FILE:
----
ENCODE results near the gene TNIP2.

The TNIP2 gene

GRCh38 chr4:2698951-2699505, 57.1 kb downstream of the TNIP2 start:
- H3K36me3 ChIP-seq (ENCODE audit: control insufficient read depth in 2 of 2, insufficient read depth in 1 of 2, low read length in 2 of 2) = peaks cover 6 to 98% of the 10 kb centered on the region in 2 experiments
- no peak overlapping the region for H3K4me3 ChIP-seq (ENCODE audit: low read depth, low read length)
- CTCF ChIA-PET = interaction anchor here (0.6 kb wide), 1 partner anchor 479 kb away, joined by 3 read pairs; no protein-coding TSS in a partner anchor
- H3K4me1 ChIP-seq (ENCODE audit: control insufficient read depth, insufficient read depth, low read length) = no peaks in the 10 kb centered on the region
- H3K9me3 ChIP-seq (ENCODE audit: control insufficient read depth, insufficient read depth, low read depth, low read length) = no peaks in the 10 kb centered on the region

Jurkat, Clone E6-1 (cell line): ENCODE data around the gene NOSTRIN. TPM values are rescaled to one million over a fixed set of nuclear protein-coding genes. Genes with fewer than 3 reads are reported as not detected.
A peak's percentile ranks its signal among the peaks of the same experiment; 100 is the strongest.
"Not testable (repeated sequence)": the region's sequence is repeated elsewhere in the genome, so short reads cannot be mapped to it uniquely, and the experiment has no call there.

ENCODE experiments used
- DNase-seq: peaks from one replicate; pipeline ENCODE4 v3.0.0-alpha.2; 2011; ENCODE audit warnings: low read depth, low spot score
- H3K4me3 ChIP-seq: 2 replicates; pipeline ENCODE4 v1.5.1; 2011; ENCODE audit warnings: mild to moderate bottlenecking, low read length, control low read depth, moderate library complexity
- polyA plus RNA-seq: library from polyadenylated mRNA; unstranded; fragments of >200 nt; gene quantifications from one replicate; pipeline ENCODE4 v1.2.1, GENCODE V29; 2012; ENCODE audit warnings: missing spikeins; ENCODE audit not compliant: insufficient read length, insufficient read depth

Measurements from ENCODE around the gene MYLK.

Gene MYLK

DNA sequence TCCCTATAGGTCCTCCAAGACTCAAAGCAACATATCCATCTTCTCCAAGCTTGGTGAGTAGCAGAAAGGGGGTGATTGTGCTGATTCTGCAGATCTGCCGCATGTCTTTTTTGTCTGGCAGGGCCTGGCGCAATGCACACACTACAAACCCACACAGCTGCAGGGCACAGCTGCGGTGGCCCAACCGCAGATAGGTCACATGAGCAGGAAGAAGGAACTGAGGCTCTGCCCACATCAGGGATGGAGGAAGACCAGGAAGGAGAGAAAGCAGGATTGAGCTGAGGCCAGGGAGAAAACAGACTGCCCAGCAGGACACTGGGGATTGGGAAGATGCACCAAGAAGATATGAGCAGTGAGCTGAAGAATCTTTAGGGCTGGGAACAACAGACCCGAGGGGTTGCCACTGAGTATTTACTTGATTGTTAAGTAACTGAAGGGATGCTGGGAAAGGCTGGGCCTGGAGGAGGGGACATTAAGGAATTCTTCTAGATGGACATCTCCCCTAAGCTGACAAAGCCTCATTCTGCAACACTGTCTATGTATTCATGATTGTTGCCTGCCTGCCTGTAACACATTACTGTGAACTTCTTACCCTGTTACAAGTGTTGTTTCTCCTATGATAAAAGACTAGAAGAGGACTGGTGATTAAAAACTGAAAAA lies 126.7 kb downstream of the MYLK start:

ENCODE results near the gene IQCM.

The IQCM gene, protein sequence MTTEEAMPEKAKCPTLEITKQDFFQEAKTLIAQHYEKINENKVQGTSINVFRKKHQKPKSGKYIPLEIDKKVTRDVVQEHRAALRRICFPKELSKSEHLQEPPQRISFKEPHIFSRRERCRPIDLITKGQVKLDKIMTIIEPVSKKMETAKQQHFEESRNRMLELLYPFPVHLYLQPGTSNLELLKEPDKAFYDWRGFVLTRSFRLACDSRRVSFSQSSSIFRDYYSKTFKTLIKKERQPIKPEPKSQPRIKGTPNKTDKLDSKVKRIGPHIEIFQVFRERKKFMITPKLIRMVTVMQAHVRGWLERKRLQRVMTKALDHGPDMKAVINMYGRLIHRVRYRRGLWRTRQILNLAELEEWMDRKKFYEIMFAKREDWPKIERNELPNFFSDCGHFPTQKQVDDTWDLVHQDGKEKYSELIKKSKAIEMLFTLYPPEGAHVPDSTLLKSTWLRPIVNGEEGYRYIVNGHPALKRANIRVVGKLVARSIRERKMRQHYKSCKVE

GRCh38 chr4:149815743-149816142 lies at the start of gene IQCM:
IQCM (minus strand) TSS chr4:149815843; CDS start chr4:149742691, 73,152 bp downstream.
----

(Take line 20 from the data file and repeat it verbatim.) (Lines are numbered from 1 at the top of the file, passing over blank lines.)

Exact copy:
The IQCM gene, protein sequence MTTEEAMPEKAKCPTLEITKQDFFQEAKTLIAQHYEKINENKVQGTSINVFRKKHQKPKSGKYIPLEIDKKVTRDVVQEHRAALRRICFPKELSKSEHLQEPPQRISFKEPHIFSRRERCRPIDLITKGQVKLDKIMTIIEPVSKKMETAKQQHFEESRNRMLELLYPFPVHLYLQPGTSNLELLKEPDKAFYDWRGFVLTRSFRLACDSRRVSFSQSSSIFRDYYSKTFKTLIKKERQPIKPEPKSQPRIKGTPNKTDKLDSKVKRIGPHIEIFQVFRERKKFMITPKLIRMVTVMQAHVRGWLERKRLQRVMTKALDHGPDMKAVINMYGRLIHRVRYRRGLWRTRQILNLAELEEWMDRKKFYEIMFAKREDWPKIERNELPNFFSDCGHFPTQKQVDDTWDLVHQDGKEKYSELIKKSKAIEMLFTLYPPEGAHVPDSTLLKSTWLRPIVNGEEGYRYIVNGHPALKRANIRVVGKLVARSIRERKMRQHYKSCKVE